The Future of Transatlantic Relations: South East Europe and Beyond

The Future of Transatlantic Relations: South East Europe and Beyond – the second conference of the Germia Hill Forum, held at Prishtina, Kosovo by ECFR Sofia and the Ministry of Foreign Affairs, Kosovo

Guests

Atifete Jahjaga, President of the Republic of Kosovo

Enver Hoxhaj, Minister of Foreign Affairs of the Republic of Kosovo

Dimitar Bechev, Senior Policy Fellow and Head of ECFR's office

Nicolai Wammen, Minister for European Affairs of Denmark

Vlora Çitaku, Minister for European Integration of the Republic of Kosovo

Samuel Žbogar, Head of the EU Office in Kosovo / European Union Special Representative in Kosovo

David Burger, Deputy Director for South Central Europe, U.S. Department of State

Ernst Reichel, Head of the Western Balkans Division in the Federal Foreign Office, Germany

Antonio Milošosk, Chairman of Parliamentary Foreign Affairs Committee, Republic of Macedonia, former Minister of foreign affairs (2006-2011)

Paskal Milo, Former Foreign Minister, Albania

Bernard Kouchner, Former UN Special Representative and Chief of the United Nations Interim Administration Mission in Kosovo (1999 – 2001) and Minister for Foreign Affairs, France (2007 – 2010)

István Gyarmati, President of the Democracy Center Public Foundation

Slobodan Petrović, Deputy Prime Minister, Kosovo Rosa Balfour Head of the Europe in the World programme at the European Policy Centre in Brussels

Daniel Serwer, Senior Research Professor of Conflict Management, Senior Fellow at the Center for Transatlantic Relations at the Johns Hopkins School of Advanced International Studies

Marko Prelec, Director of International Crisis Group's Balkans Project

Nathalie Tocci, Deputy Director of the Istituto Affari Internazionali, head of the Institute's department “The EU and the Neighbourhood” and Editor of “The International Spectator”

Tod Lindberg, Research fellow at the Hoover Institution, Stanford University, editor of Policy Review, Hoover’s Washington

Nora Fisher Onar, Assistant Professor of International Relations at Bahçeşehir University in Istanbul and a Ronald D. Asmus Policy Entrepreneurs Fellow with the German Marshall Fund

David Koranyi, Deputy Director of the Dinu Patriciu Eurasia Center of the Atlantic Council of the United States

Konstanty Gebert, Head of Warsaw office of the ECFR

Pakinam Rashad Hassan Khalil Elsharkawy, Assistant President of the Arab Republic of Egypt for Political Affairs and Professor Doctor at the Political Science Department, Faculty of Economics and Political Science (FEPS), Cairo University

Jeremy Shapiro, Member of the U.S. State Department’s Policy Planning Staff Daniel Schwammenthal Director of the AJC Transatlantic Institute in Brussels Wassim Al-Adel Blogger on Middle Eastern culture, history and politics

Barçin Yinanç Turkish, journalist, Hürriyet Daily News

Petrit Selimi, Deputy Minister of Foreign Affairs of Republic of Kosovo.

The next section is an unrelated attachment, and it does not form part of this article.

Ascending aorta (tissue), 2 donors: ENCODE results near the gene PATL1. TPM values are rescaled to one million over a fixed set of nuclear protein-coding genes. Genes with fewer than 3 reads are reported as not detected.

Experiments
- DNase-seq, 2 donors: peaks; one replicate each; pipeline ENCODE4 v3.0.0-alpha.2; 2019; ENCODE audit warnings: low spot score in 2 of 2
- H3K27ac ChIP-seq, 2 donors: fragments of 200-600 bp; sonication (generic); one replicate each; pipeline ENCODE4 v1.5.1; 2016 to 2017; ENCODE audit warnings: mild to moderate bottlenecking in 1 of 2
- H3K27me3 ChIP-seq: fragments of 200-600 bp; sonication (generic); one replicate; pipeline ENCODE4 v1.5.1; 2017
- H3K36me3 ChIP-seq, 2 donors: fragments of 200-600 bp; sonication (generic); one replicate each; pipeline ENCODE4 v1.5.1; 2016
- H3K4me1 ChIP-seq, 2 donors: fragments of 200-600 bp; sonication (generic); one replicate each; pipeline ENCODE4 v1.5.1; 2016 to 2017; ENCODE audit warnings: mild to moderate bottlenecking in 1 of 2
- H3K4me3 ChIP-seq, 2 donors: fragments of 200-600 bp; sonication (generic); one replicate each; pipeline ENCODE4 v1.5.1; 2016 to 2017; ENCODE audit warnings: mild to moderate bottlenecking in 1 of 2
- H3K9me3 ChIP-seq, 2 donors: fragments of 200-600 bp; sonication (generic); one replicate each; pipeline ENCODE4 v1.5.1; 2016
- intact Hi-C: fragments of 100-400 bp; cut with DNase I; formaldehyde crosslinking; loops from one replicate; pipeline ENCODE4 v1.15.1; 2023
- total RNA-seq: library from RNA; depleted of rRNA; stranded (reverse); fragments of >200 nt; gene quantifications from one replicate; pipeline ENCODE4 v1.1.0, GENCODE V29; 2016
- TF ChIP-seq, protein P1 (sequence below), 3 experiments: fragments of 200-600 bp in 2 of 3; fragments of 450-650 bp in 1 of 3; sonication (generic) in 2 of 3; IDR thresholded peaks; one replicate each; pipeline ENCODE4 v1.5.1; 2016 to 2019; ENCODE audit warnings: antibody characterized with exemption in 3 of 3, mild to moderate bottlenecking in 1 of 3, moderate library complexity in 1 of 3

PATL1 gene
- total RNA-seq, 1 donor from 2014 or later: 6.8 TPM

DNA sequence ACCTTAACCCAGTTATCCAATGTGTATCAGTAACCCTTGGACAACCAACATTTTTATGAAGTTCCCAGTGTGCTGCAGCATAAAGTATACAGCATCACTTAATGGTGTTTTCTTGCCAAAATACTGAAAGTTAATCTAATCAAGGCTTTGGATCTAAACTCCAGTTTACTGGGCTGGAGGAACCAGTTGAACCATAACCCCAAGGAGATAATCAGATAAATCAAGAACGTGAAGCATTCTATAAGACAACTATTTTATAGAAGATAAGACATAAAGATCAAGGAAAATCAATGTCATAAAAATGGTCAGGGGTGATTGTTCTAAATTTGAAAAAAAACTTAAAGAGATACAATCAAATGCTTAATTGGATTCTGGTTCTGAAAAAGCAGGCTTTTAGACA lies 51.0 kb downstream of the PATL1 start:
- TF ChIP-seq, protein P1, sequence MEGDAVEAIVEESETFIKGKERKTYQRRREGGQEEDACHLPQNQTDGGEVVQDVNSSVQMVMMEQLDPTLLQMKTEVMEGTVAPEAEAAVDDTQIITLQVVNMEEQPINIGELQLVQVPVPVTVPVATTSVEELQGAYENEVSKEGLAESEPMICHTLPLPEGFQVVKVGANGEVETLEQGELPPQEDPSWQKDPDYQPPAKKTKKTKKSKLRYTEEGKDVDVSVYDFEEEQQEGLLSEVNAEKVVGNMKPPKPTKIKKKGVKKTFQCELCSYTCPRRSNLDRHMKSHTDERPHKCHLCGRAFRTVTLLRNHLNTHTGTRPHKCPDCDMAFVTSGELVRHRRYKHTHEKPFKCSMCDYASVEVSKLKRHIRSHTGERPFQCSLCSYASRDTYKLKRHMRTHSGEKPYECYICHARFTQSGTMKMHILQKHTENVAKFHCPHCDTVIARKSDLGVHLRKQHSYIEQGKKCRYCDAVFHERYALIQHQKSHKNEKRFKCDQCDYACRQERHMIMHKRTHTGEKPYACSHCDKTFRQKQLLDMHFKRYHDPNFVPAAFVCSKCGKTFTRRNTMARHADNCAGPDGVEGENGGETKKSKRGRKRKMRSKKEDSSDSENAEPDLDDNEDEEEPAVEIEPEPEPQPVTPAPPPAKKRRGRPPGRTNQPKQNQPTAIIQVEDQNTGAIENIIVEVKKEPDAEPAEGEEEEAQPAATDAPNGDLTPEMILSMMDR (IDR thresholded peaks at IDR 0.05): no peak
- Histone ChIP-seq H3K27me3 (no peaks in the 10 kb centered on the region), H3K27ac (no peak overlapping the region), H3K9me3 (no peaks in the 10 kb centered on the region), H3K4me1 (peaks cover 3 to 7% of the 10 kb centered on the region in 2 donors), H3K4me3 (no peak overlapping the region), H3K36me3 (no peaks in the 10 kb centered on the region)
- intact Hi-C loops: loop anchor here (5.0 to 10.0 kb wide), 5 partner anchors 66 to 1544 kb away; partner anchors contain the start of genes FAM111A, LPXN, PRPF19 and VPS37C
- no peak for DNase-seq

Although the importance of Europe in America’s grand strategy has been in decline since the end of the cold war, the US and the EU continue to share basic interests and values. There are indeed many issues and regional arenas where transatlantic cooperation remains a high priority: from the hotspots in the Western Balkans to the Middle East and North Africa going through a period of turmoil, to Afghanistan. But the global crisis kicking in after the 2008 financial meltdown has accentuated the drift apart. The “pivot to Asia” policy enunciated by the Obama administration in late 2011 is driven by the realization that increasingly scarce resources have to be deployed with strategic foresight. As Secretary of State Hillary Clinton argued in a piece published by Foreign Policy, “the future of politics will be decided in [East] Asia, not Afghanistan or Iraq, and the United States will be right at the center of the action”. Leadership succession in Beijing or the green shoots of a genuine political turnaround in Burma/Myanmar matter more to US policy makers than events in Europe’s southeast or even in oil-rich Arab world. At the same time, the now chronic financial crisis paralyzing the EU has sapped support for a more ambitious common defence and security policy helping member states leverage their collective weight in global affairs. Nowhere is that as visible as in the cutbacks in defence spending driven by austerity, as ECFR’s recent brief How to Stop the Demilitarisation of Europe has demonstrated. To be sure, a similar downscaling is happening in the US too. Despite the constraints imposed by the ongoing crisis and the differing strategic priorities, Europe and America are bound to and should work together. The second edition of Germia Hill conference organised by ECFR in partnership with the Ministry of Foreign Affairs of Kosovo will examine areas and issues where coordination of efforts makes a real difference. In the Western Balkans, where Eurocrisis has fortunately not put an end to EU expansion, the US still has a key role to play in helping with the unfinished business from the 1990s. EU and US have a vital stake in engaging jointly Turkey, which has emerged as a principal player in all regions it belongs to: South East Europe, Black Sea and the Caucasus, and, of course, Middle East and North Africa. And, last but not least, Europe and America have to join forces in helping anchor epochal changes across the Arab world and assist, in a non-intrusive manner, the evolution of more accountable and open political regimes to replace decades-long authoritarian rule. At the same time, they have to forge a credible strategy in dealing with security threats resulting from the instability associated with such a major shift. Regional crisis sparked off by the looming civil war in Syria and Iran’s nuclear programme, however, make such a joint strategy a rather tall order. After the remarkable success of the inaugural Germia Hill conference in Novemeber 2011, this year’s event gathered a group of top policymakers, prominent analysts and experts and high-profile journalists from the EU, US, the Western Balkans and Turkey to debate over the course of two days all those and other related issues, as well as to formulate recommendations on how to improve and advance transatlantic cooperation.